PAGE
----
Greasy fingerprints can take the shine off a new touchscreen handset, and the smudges they leave behind could also leave it open to hacking, according to researchers.
When touchscreen devices are held up to the face, they pick up oil from the skin, explained researchers from the University of Pennsylvania at the Usenix security conference. The next time the password is entered, the pattern can be traced – and photographed – in the resulting smudges.
In the near future, you may be more worried about a hacker attack on your car than on your PC.
A group of researchers from two universities tested their hacking skills on two cars and found that they could remotely lock the brakes, the engine, and windows on a car; turn on the radio, heat, and windshield wipers; honk the horn; and change the speedometer display.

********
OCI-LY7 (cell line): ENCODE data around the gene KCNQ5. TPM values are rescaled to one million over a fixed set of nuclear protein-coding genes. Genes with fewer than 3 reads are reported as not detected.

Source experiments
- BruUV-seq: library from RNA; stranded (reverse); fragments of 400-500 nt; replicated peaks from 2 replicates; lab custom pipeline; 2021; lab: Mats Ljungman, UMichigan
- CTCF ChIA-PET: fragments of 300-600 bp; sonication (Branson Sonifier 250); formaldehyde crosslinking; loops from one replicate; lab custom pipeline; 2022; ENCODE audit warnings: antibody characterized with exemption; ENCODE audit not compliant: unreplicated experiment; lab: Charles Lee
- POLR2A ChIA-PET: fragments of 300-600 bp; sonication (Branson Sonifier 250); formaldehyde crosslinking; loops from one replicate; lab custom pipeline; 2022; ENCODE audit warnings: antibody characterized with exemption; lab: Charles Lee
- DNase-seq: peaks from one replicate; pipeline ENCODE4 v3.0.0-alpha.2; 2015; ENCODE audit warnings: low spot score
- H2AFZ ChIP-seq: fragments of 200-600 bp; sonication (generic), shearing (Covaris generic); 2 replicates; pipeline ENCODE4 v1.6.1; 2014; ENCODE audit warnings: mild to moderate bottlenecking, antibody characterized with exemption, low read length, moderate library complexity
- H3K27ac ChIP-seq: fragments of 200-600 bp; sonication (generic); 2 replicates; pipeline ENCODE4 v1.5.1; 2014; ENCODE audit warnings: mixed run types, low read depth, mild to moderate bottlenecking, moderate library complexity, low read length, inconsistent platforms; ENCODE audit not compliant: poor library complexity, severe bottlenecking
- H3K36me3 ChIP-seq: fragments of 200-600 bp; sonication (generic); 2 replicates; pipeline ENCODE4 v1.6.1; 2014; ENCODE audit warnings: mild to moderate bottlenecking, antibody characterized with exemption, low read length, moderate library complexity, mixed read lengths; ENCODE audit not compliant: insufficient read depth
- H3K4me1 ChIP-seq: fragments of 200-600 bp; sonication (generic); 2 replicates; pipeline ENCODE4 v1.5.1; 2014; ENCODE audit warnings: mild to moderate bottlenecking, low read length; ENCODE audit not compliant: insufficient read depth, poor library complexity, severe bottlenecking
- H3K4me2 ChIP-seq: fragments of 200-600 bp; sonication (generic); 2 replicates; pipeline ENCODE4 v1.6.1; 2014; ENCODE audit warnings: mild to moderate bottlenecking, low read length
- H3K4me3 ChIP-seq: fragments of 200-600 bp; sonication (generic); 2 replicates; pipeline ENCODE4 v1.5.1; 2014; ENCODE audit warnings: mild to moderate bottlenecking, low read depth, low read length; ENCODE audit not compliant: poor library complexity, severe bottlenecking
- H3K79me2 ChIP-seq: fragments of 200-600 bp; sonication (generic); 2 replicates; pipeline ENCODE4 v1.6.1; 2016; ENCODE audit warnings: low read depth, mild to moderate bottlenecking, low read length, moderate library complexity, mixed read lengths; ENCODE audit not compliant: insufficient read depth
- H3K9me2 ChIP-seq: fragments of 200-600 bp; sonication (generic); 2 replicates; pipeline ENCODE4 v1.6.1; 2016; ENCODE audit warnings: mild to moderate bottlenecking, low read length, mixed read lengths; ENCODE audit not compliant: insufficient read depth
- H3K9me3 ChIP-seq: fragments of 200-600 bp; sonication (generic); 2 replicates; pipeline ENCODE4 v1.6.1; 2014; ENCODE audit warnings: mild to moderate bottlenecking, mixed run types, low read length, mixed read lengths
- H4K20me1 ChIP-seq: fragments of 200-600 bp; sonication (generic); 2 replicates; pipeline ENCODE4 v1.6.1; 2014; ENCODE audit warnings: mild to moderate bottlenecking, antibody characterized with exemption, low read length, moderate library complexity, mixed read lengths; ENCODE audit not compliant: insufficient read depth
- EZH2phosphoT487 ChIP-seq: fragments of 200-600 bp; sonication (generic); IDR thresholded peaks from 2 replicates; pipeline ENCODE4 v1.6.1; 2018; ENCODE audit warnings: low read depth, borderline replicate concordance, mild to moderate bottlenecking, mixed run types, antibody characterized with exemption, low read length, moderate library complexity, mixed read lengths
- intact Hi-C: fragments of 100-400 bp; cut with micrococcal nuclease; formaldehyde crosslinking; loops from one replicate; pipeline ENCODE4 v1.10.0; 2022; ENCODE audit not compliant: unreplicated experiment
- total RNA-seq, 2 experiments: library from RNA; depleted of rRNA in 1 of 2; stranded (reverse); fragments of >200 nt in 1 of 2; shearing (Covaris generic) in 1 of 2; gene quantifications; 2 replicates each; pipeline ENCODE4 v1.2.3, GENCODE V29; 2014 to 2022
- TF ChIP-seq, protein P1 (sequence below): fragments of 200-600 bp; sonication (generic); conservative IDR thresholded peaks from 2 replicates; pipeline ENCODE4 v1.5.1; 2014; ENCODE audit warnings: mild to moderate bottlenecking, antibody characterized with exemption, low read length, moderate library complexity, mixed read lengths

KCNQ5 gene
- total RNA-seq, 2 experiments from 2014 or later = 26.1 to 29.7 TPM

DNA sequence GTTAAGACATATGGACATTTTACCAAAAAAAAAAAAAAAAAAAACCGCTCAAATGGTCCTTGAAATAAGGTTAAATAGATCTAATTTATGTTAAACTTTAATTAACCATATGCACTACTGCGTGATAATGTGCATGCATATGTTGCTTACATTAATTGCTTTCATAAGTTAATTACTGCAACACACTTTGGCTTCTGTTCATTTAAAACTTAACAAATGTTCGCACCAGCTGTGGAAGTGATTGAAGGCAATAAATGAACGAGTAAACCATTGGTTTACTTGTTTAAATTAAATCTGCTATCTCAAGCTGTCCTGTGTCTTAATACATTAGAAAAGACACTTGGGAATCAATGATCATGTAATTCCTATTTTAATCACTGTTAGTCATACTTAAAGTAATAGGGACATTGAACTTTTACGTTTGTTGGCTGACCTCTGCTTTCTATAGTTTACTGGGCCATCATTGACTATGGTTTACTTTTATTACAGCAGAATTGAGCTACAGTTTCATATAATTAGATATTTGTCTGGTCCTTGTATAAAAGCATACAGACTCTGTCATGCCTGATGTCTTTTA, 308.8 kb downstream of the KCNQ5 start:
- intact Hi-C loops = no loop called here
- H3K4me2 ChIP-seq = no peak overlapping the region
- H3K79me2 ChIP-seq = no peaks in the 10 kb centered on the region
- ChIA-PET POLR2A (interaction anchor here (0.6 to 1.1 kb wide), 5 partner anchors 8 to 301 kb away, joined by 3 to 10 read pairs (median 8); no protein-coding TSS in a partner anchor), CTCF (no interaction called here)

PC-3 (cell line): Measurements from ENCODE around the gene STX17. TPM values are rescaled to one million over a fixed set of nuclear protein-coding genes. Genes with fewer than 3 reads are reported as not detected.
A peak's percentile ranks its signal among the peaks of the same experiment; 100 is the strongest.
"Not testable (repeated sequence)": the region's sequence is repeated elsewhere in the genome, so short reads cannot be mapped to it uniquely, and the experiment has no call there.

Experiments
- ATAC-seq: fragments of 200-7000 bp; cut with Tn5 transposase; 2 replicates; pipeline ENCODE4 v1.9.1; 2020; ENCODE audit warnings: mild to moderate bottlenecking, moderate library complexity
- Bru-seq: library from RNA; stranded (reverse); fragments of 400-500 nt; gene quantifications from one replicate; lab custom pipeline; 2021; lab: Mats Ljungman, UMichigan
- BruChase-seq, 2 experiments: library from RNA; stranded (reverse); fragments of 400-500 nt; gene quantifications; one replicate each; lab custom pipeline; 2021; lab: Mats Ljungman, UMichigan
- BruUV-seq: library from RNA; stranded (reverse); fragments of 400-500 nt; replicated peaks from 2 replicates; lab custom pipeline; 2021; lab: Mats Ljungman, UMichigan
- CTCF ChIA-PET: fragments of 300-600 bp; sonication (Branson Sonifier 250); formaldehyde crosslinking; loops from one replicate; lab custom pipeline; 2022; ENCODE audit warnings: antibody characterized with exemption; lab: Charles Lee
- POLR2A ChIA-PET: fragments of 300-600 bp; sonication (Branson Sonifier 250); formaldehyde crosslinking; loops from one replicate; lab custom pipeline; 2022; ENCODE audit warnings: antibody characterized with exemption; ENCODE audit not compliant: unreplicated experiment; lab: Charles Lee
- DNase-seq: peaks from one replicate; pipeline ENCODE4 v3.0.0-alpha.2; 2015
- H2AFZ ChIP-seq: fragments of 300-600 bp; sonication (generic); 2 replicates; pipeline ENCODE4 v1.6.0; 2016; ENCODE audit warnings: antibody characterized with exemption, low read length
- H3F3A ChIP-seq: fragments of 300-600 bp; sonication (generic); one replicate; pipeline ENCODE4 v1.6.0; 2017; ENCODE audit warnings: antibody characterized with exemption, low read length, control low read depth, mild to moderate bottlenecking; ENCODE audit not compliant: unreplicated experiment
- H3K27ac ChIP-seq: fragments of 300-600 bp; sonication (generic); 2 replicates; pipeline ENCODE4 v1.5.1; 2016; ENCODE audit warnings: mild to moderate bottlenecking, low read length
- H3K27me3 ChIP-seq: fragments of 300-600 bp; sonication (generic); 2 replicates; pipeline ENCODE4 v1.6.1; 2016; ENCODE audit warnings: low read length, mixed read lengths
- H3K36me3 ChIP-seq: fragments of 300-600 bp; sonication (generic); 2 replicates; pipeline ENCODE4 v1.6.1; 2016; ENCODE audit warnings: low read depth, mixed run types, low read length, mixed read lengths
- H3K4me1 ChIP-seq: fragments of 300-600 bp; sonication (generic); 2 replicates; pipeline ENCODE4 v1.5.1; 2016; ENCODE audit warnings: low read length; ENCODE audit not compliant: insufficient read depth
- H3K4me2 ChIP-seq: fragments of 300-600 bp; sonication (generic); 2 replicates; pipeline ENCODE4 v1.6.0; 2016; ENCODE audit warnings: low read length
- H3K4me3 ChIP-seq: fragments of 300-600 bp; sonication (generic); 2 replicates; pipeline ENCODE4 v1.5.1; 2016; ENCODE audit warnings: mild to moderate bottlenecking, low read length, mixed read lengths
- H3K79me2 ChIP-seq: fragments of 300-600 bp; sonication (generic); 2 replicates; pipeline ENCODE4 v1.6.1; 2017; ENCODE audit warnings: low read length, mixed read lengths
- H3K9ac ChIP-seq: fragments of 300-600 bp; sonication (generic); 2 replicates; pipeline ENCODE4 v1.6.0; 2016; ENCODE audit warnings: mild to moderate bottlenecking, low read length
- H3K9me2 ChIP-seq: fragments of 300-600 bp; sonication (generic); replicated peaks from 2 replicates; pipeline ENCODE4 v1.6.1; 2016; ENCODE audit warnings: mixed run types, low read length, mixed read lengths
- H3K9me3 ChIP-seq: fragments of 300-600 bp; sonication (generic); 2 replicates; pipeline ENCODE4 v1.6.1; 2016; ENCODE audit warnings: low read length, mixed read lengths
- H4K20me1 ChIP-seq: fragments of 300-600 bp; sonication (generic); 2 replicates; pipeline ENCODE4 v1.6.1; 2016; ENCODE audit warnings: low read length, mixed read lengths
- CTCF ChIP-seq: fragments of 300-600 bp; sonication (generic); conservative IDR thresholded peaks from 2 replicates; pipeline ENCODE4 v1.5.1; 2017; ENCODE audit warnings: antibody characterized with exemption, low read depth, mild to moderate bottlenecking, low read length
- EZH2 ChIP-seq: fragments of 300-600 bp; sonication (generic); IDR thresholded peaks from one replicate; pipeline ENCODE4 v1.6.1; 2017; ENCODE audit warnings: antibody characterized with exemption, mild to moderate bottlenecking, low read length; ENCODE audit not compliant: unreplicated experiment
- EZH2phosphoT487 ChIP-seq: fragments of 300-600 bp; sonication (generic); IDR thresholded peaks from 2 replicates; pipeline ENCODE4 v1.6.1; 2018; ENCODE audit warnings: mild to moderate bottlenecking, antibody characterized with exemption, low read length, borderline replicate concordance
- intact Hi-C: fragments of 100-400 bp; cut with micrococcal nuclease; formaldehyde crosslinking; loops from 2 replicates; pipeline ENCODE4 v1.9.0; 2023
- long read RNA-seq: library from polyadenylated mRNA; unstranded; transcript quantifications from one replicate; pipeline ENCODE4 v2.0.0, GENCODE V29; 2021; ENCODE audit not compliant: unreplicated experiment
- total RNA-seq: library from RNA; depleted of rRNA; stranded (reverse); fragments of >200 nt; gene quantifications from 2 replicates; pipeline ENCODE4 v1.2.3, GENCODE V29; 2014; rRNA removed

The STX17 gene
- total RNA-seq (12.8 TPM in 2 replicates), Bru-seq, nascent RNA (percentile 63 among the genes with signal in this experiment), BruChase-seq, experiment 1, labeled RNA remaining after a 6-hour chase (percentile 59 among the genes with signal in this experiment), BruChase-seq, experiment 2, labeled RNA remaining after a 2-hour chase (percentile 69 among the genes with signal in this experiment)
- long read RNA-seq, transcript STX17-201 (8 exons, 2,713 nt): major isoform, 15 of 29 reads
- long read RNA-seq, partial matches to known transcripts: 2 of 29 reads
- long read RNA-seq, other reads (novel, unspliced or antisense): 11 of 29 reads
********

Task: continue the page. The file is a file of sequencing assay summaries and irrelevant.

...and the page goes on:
The hacking attacks on Google earlier this year were much worse than previously believed, according to a report in The New York Times.
The paper quotes "someone with direct knowledge of the investigation" as saying that the hackers managed to steal Google's Gaia password system, described as one of the company's "crown jewels".
The system controls access to all Google log-in accounts, including webmail and the firm's business applications.
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